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Craig Jones Shows A Slick Standing Heel Hook
Standing Heel Hook Setups by Craig Jones
The heel hook is one of the most devastating leg locks you can apply to an opponent in Brazilian Jiu Jitsu and other grappling martial arts. The heel hook targets small ligaments in the knee and the ankle rather than targeting big muscles like the quads, hamstrings, and glutes. Because of this, it is a highly effective submission that can easily cause your opponent to tap, or devastate an attacker’s leg in the event you have to use this in a real world self defense scenario. The heel hook is sometimes banned at certain BJJ schools and illegal in almost all gi tournaments. But even though it is not legal you should still learn and practice heel hooks!
Submission only style of competition seems to suit Jones’ jiu jitsu best, as he possesses a high understanding of the leg attack game. In fact, seven of his 11 victories this year have come by way of heel hook. Known to pull guard rather than elect for top position, this strategy has allowed him to climb deep into several recent no-gi tournaments, including EBI and the prestigious ADCC Championship.
If there is one person who understands how to dominate with heel hooks it is Craig Jones. Craig Jones is an Australian grappler and Brazilian jiu jitsu black belt under Lachlan Giles who competes for the Absolute MMA Academy in the BJJ international circuit. Jones is considered to be one of the best grapplers of his generation, having turned heads in the 2017 ADCC finals by submitting Leanrdo Lo, the tournament’s number one pick to win the 88 kilogram division. The list of Craig Jones’ accolades is impressive. Some of his notable achievements are: ADCC Asian & Oceania Trials Champion, Polaris 185 lbs Champion, Polaris 205 lbs Champion, SUG 5 Superfight Winner, EBI 11 3rd Place, and Kasai 2 185lbs 3rd Place.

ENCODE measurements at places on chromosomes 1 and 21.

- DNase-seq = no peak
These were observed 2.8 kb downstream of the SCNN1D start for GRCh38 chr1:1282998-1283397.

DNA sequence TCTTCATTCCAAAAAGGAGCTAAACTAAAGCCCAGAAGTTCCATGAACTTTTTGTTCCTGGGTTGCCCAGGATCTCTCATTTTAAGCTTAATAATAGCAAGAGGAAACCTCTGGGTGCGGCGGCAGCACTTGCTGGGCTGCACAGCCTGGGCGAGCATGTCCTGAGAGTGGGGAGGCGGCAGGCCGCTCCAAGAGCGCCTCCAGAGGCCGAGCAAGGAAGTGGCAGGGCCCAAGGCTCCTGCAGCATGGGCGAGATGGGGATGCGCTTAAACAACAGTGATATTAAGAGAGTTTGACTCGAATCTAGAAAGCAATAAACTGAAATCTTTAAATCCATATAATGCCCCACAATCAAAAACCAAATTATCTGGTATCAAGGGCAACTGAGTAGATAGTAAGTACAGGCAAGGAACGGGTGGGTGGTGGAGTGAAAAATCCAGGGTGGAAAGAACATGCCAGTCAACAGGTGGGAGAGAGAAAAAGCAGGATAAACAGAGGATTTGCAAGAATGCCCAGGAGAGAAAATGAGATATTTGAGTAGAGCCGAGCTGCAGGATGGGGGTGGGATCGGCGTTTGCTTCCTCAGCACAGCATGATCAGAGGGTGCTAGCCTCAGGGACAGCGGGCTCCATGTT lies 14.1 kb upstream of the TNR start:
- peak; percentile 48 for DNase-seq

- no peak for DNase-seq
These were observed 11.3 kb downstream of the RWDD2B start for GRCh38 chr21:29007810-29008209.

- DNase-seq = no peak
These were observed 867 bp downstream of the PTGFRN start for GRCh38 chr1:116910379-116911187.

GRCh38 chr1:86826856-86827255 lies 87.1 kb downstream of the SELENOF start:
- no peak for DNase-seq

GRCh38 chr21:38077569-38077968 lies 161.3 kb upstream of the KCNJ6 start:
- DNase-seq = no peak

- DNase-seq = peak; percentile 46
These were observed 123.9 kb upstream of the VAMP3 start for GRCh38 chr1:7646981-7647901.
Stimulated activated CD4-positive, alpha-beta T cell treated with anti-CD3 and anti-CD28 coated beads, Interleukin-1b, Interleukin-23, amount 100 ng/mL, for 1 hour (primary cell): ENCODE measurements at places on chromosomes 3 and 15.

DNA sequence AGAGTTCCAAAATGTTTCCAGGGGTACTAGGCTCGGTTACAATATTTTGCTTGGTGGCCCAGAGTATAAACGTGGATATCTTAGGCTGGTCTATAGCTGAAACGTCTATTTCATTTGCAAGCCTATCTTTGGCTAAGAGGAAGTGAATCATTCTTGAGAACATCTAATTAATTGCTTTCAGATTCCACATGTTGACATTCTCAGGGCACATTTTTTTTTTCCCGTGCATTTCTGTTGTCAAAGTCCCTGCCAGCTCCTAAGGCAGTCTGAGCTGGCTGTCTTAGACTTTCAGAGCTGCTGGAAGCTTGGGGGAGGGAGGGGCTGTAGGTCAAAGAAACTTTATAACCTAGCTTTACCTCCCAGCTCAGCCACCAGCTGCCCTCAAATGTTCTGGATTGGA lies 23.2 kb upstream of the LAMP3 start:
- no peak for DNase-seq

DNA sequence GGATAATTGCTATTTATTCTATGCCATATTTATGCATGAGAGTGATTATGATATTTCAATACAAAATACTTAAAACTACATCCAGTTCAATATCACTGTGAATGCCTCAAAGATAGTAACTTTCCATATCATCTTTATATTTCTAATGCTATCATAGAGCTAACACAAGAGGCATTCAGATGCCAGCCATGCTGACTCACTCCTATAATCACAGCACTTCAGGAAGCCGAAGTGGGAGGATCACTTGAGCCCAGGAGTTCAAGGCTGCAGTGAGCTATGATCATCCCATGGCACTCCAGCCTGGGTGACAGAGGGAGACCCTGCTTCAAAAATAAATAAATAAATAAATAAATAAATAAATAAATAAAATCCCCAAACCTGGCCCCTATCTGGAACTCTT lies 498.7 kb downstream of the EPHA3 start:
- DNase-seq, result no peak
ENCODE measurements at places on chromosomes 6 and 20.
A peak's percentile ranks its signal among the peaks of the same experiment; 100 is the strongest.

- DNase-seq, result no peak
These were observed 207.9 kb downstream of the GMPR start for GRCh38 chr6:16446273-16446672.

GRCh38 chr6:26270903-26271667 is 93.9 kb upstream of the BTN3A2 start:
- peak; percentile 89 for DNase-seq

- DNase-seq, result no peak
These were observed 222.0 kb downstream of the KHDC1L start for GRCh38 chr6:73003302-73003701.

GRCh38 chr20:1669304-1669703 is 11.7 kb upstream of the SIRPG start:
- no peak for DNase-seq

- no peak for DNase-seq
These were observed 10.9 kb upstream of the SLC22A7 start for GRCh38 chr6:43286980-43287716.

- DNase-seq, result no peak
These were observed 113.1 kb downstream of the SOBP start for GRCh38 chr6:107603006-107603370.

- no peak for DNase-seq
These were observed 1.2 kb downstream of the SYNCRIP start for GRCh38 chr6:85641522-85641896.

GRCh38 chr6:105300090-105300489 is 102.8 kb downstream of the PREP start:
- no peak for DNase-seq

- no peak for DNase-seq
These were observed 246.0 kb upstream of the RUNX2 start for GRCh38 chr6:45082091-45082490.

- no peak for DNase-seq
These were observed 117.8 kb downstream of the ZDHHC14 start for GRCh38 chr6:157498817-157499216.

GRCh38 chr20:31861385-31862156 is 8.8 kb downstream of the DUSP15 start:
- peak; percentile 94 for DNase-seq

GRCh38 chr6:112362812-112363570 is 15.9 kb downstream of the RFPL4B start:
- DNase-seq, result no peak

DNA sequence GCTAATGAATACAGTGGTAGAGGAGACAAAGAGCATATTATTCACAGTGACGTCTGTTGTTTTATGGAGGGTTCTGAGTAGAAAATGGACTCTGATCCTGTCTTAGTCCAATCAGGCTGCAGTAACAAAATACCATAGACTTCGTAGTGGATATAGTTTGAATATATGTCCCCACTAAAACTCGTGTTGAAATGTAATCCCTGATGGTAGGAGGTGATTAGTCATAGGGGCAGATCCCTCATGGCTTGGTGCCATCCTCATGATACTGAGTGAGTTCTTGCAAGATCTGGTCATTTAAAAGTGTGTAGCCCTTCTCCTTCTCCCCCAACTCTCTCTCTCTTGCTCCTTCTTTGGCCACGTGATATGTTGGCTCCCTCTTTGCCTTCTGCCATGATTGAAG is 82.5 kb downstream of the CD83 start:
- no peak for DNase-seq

Today Craig Jones is here at BJJ Fanatics Head Quarters in Massachusetts to demonstrate some of his favorite standing heel hook set ups. Watch the video below of Craig Jones’ demonstrating and then we will break down his technique. Check it out now!
Jones starts off in a modified single leg X to get into an inverted position, which he likes for setting up heel hooks. He uses his hand to hook the back of his opponent’s foot to pull him into the inverted position. If your opponent steps back you can switch to a hooking grip and switch your legs. Pay attention to how Jone’s knee is slicing hard into his training partner’s knee as he goes for a take down similar to the scissor sweep, allowing him to switch directly into the heel hook submission. It is important to note how dynamic Jones is with his hips. When he inverts he gets all the way up onto his shoulder, and then uses his hips to follow his opponent so he can set his hooks and reap the leg. This makes it easier to knock your training partner down because you are directly under his leg.
In the event that your training partner steps all the way around, you are actually in an even better position to hit the heel hook. Simply bring your far leg around to the front of your training partner’s hips to sweep him. No matter where he steps you can use one of these setups to get the sweep and hit the heel hook. What I like the most about Craig Jones’ standing heel hook setups is how he uses an inversion to flow with his opponent, no matter what direction he tries to move in. This is some pretty fantastic guard work that allows you to maintain that leg entanglement with your training partner. By dominating your opponent’s legs you open up excellent opportunities for sweeping. And by staying connected to his ankle with you grip you land perfectly into a heel hook position when you hit the sweep.
Anyways, keep this technique in mind for a Brazilian Jiu Jitsu player who is really good at standing in your guard. You might like playing open guard, or even half guard, but there eventually comes a time when your opponent will stand. By switching into single leg X (or playing X guard), you can start working sweeps and going for heel hooks. Heel hooks have a very high percentage of success because they are so brutal. When you go for a heel hook your training partner will usually start to panic, knowing that they have very little time to counter before it is too late and they have to tap. You will see a lot of high level BJJ competitors hit the heel hook without any pause or delay. You will want to get the feel for the heel hook submission first by working slow and then later adding in speed and aggression. So give these standing heel hook setups a try the next time you are on the mats in a live roll or in competition. You will find them to be highly effective. Thank you Craig Jones for demonstrating these heel hook setups for us today!